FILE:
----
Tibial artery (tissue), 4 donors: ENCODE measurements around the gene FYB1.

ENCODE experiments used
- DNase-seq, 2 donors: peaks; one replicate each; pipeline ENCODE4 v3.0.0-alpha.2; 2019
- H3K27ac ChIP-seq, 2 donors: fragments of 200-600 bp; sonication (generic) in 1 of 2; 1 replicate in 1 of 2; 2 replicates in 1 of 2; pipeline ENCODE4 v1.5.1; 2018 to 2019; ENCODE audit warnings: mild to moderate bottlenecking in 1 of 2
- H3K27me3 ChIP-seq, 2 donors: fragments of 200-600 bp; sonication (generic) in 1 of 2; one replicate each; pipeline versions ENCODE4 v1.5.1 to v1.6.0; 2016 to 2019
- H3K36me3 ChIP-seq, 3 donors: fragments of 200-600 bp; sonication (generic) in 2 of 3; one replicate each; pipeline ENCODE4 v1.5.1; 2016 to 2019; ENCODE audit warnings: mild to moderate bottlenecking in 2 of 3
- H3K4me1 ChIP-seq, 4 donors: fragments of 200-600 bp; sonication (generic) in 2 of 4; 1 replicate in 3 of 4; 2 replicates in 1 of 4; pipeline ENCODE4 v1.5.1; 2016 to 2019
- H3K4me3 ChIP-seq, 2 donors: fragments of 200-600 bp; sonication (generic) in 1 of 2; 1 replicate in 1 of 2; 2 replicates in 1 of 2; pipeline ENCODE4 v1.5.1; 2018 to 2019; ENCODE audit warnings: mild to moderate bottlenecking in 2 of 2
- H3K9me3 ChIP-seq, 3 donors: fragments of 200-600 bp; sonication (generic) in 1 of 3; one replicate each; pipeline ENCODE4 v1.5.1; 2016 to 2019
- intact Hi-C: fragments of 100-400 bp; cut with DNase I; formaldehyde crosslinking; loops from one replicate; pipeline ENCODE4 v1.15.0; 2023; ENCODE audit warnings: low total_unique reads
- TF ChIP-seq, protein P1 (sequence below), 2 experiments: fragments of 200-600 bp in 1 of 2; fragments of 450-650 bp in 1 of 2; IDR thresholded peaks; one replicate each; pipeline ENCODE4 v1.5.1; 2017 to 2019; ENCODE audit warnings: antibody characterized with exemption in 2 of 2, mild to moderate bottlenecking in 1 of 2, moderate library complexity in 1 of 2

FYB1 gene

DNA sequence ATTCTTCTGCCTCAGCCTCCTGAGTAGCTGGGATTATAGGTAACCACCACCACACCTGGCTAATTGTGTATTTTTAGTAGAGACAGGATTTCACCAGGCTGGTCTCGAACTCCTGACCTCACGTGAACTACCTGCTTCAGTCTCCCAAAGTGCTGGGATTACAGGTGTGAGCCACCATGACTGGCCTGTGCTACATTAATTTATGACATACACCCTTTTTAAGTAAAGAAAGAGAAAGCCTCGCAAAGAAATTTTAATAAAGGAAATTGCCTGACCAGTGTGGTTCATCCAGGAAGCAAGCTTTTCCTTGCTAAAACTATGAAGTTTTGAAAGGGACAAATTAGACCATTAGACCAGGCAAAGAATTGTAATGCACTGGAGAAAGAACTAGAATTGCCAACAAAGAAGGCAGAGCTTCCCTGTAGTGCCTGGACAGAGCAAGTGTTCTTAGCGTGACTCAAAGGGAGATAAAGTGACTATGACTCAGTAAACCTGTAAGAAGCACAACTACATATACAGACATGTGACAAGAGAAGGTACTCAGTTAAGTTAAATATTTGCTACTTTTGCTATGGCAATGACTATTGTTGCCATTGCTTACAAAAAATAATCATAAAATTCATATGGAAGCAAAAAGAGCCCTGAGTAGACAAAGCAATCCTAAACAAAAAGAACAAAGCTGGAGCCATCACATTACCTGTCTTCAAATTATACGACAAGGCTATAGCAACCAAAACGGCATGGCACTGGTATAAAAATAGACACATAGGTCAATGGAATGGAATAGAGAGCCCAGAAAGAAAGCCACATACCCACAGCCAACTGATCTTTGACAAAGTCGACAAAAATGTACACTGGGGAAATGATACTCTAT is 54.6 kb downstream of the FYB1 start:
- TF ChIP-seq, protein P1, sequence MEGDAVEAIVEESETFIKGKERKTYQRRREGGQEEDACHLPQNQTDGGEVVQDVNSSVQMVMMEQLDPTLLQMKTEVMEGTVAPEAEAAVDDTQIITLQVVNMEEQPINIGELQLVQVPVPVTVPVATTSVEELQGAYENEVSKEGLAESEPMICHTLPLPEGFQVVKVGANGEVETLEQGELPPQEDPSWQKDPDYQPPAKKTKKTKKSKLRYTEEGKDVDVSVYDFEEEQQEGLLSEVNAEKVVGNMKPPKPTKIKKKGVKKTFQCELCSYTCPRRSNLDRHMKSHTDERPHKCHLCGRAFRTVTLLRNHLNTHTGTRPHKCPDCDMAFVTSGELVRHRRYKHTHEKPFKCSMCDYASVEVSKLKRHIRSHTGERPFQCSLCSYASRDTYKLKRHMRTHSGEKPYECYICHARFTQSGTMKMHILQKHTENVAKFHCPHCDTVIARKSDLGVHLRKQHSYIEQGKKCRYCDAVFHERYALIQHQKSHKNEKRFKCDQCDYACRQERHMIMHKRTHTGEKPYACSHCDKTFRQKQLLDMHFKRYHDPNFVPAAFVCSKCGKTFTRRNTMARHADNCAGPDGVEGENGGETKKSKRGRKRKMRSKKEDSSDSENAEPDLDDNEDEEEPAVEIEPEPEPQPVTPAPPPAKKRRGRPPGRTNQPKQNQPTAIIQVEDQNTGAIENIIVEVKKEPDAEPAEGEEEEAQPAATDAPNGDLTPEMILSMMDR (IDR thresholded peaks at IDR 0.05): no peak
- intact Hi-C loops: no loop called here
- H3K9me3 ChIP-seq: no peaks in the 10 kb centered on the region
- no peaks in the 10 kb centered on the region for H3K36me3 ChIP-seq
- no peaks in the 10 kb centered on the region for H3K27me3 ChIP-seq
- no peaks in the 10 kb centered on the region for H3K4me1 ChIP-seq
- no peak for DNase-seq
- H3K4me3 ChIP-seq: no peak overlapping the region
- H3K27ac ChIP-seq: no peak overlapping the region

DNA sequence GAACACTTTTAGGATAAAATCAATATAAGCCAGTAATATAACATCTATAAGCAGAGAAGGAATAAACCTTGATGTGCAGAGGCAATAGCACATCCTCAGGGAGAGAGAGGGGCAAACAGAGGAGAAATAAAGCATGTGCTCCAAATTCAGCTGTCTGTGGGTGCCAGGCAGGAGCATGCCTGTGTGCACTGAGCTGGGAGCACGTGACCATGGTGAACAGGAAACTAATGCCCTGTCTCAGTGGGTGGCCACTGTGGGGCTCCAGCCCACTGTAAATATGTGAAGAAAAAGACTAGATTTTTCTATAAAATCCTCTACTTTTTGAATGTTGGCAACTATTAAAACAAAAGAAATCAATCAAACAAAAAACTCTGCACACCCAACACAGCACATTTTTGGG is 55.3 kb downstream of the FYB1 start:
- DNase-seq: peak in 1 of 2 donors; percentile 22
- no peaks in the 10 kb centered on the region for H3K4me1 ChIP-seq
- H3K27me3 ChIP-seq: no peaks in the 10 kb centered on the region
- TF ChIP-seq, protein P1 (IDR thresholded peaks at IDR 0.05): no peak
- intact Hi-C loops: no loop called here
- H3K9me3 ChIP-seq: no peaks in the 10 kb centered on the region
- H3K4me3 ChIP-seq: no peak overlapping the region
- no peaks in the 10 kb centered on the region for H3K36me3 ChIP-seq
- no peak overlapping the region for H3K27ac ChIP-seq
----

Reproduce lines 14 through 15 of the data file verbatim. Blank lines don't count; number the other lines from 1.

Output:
- TF ChIP-seq, protein P1, sequence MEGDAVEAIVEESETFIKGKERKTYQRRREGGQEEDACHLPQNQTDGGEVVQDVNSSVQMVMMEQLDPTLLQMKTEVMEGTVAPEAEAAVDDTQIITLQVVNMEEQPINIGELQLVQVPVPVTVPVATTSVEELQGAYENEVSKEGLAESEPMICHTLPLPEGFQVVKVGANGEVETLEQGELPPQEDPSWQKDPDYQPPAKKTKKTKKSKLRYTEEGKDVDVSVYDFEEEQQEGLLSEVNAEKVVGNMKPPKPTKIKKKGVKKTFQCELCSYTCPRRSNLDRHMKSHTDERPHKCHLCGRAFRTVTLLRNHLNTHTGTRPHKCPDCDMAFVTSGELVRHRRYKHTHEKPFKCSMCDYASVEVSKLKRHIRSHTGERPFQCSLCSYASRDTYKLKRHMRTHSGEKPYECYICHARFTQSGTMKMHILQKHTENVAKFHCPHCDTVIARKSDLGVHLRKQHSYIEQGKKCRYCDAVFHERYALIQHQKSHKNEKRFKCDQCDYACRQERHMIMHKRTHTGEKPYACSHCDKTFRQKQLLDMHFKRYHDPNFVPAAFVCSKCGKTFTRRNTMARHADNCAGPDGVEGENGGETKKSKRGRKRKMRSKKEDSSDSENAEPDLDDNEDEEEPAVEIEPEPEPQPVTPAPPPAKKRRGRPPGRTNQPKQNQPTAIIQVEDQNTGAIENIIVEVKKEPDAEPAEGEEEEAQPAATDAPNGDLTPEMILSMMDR (IDR thresholded peaks at IDR 0.05): no peak
- intact Hi-C loops: no loop called here